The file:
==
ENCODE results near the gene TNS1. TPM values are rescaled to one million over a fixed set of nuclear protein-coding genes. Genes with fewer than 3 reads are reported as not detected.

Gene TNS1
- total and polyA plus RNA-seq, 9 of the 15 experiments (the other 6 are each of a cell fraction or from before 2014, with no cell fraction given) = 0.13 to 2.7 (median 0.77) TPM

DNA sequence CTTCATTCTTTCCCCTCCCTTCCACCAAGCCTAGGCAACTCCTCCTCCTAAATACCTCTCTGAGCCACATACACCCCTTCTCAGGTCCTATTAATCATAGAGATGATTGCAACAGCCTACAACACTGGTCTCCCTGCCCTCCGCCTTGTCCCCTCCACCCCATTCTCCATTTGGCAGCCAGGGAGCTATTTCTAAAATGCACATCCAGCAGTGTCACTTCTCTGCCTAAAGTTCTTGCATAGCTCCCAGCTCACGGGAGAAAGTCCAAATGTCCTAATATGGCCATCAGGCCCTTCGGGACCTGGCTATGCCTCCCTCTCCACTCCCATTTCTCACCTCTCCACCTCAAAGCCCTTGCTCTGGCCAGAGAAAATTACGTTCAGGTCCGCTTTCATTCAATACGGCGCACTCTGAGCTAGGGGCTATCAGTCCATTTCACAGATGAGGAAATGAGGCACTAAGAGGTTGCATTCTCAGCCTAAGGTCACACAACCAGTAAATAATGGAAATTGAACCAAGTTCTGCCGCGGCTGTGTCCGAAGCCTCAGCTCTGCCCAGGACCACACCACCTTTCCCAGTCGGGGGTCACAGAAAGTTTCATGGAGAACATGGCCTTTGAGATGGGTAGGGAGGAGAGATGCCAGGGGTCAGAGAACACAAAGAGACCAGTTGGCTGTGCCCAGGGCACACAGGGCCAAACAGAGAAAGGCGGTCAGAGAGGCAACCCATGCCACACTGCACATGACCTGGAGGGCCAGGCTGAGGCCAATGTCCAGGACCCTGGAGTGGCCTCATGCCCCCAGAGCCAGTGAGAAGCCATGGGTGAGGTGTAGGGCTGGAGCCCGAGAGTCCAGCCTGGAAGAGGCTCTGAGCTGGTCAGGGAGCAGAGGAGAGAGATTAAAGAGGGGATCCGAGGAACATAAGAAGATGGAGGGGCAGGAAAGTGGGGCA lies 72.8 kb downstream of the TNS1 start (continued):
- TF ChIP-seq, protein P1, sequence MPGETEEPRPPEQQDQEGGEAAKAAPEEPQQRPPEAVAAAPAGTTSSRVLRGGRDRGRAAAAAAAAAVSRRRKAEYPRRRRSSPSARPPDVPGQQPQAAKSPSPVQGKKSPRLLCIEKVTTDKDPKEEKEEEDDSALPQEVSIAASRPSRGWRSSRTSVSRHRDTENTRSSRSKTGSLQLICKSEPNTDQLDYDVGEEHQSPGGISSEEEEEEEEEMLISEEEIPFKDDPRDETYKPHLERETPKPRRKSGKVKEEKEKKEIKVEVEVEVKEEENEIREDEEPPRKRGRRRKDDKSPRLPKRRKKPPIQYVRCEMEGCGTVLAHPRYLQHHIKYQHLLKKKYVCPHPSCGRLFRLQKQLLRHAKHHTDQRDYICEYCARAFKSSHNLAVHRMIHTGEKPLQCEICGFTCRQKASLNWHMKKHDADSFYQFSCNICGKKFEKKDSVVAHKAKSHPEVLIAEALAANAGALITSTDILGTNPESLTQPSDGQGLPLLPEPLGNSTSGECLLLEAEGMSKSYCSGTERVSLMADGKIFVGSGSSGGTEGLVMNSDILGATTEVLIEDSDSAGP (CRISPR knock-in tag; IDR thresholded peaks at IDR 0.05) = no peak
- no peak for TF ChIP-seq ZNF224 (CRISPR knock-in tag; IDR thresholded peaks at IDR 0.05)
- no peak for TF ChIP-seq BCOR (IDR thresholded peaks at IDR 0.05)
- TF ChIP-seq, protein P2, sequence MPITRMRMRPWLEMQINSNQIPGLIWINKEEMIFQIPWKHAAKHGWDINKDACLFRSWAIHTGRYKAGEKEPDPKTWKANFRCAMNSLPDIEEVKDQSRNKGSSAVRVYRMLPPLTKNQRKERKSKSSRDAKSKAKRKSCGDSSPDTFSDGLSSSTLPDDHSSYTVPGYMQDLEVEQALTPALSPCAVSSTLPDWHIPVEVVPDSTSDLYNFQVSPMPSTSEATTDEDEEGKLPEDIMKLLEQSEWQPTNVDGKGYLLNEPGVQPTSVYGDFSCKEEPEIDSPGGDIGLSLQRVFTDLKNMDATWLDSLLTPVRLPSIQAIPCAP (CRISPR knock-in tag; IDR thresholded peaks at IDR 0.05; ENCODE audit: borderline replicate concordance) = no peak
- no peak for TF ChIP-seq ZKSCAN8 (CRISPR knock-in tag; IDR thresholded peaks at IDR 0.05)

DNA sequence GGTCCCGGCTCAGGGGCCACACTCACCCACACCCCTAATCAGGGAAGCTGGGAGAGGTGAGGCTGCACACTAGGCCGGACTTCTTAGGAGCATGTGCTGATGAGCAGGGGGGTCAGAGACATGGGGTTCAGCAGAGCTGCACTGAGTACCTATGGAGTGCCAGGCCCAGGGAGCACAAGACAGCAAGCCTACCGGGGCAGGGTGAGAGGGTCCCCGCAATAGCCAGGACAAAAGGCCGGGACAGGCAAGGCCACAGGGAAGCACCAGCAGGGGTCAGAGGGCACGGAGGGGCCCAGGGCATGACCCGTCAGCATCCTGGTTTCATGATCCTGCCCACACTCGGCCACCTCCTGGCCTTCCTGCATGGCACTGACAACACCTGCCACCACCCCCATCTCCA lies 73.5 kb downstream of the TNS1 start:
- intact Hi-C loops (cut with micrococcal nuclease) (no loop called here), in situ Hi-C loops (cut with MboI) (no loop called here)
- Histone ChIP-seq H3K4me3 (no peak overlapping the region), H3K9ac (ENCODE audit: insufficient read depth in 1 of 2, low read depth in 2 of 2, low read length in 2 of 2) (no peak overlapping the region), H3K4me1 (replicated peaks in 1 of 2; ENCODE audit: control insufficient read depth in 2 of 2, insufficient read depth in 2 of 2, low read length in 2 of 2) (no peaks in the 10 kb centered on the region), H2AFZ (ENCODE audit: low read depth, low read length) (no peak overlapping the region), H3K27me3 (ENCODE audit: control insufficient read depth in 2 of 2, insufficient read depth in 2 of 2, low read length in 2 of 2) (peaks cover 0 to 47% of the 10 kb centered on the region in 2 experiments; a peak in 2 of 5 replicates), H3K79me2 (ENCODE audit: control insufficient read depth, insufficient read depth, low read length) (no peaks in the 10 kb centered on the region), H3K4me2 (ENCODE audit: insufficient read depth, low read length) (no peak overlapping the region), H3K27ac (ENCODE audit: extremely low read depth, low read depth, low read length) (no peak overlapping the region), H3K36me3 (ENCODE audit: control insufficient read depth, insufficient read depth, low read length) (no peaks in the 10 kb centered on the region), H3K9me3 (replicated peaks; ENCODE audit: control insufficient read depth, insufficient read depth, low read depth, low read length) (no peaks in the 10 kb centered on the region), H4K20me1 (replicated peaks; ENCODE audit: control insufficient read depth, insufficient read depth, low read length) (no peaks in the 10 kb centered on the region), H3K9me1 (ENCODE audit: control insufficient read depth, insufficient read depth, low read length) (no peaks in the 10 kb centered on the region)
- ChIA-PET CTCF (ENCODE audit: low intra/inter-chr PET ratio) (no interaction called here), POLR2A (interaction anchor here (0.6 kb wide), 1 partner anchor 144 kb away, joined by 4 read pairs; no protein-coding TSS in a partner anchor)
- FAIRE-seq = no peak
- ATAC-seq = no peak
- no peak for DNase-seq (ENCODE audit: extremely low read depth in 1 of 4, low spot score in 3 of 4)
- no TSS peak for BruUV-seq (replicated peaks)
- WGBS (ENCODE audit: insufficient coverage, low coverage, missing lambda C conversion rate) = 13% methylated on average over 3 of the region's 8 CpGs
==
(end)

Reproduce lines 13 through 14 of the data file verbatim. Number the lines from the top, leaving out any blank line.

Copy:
- ChIA-PET CTCF (ENCODE audit: low intra/inter-chr PET ratio) (no interaction called here), POLR2A (interaction anchor here (0.6 kb wide), 1 partner anchor 144 kb away, joined by 4 read pairs; no protein-coding TSS in a partner anchor)
- FAIRE-seq = no peak